To see tenderness and courage in the face of illness and approaching death, to see enduring love – the Pointons were married for more than 40 years – must surely be encouraging to other people, whether in fiction or in fact, when it is skilfully represented. By general agreement, this lifts the programme to the moral high ground.

However, at this point the case breaks down. Showing the moments of Malcolm’s death is another matter entirely. Death is one of the most solemn and most intimate moments of life, and there are good reasons for the traditional feeling that strangers have no business there, least of all millions of total strangers who are simply whiling away an idle evening with the goggle box.

That doesn’t mean that nobody should be present at the hour of death or that it should be shrouded in mystery, or that we should be shielded from it. Doctors and nurses and priests may be needed and wanted, and so may wider family and friends, as well those who are most loved.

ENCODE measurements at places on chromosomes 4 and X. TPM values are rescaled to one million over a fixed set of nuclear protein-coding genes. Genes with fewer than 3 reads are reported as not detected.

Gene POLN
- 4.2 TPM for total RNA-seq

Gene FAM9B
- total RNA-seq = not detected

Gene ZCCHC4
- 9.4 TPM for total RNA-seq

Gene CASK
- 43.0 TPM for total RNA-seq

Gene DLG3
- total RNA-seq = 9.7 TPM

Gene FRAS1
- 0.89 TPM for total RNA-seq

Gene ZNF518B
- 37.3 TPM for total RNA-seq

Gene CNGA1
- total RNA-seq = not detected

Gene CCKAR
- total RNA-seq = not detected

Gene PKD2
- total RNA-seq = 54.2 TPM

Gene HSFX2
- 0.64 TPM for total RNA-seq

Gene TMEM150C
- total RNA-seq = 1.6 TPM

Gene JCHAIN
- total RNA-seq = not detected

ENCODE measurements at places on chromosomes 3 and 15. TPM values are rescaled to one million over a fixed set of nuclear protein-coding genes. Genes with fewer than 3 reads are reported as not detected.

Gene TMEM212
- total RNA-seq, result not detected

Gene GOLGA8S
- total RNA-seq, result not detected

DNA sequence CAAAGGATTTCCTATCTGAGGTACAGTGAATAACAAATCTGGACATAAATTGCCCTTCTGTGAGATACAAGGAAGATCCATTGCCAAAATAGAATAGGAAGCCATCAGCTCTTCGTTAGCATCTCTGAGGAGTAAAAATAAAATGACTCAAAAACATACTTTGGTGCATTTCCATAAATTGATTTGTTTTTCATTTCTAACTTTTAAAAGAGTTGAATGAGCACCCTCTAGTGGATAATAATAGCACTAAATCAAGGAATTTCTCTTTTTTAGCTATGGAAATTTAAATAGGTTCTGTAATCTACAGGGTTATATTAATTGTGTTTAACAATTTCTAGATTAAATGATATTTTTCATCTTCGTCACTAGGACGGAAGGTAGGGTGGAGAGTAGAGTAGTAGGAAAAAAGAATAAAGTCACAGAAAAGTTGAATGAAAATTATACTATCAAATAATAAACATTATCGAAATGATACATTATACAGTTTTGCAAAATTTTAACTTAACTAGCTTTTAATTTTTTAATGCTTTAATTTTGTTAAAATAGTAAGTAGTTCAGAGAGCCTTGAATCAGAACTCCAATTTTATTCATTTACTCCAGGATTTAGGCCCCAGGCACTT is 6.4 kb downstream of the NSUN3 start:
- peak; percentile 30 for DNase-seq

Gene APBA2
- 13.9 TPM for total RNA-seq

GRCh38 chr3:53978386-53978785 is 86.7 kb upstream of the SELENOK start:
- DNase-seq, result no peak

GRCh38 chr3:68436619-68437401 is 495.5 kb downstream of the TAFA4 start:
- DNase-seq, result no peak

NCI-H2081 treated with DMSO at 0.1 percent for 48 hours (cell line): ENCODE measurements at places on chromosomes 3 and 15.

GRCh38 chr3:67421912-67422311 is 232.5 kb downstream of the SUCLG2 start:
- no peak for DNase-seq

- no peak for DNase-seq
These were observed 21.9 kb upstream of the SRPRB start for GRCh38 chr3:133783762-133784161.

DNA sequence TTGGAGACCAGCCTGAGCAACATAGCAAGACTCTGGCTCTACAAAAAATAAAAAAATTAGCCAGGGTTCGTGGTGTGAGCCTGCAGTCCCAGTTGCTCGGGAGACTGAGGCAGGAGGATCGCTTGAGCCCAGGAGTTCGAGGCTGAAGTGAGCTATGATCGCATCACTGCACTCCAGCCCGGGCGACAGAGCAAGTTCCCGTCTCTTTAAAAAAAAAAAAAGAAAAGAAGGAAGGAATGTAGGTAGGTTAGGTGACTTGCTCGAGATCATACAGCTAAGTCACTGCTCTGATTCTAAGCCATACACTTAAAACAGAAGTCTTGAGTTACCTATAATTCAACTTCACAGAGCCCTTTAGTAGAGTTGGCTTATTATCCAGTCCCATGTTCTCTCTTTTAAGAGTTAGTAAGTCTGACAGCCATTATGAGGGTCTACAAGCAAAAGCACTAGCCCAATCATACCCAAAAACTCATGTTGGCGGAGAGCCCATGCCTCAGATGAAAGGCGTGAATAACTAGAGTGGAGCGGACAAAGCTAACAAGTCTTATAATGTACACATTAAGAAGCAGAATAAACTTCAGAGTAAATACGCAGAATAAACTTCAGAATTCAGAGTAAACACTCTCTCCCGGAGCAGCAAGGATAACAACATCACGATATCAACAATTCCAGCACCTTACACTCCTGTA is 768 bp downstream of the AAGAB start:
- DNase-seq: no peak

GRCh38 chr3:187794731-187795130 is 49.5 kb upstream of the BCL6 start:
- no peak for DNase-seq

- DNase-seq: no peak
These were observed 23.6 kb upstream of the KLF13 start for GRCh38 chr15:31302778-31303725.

There are many traditions surrounding death beds, often including many people, and they all exist to mark the solemnity of death and to give comfort to the dying and to those who are about to be bereaved. None of them exists to allow the curiosity of strangers, still less to excite it. Death is not a moment for rubbernecking; there is something of the snuff movie about even the most delicately filmed death rattle.

The film-maker has said that he doesn’t want people to be frightened of death. Apparently Malcolm Pointon’s death was surrounded by peace and tenderness, and was, despite his earlier suffering, perhaps the death that we might all hope for. All the same we cannot possibly know what kind of death is waiting for each of us. The idea that that one can domesticate and demystify death by broadcasting one particular good death – seems to me absurd.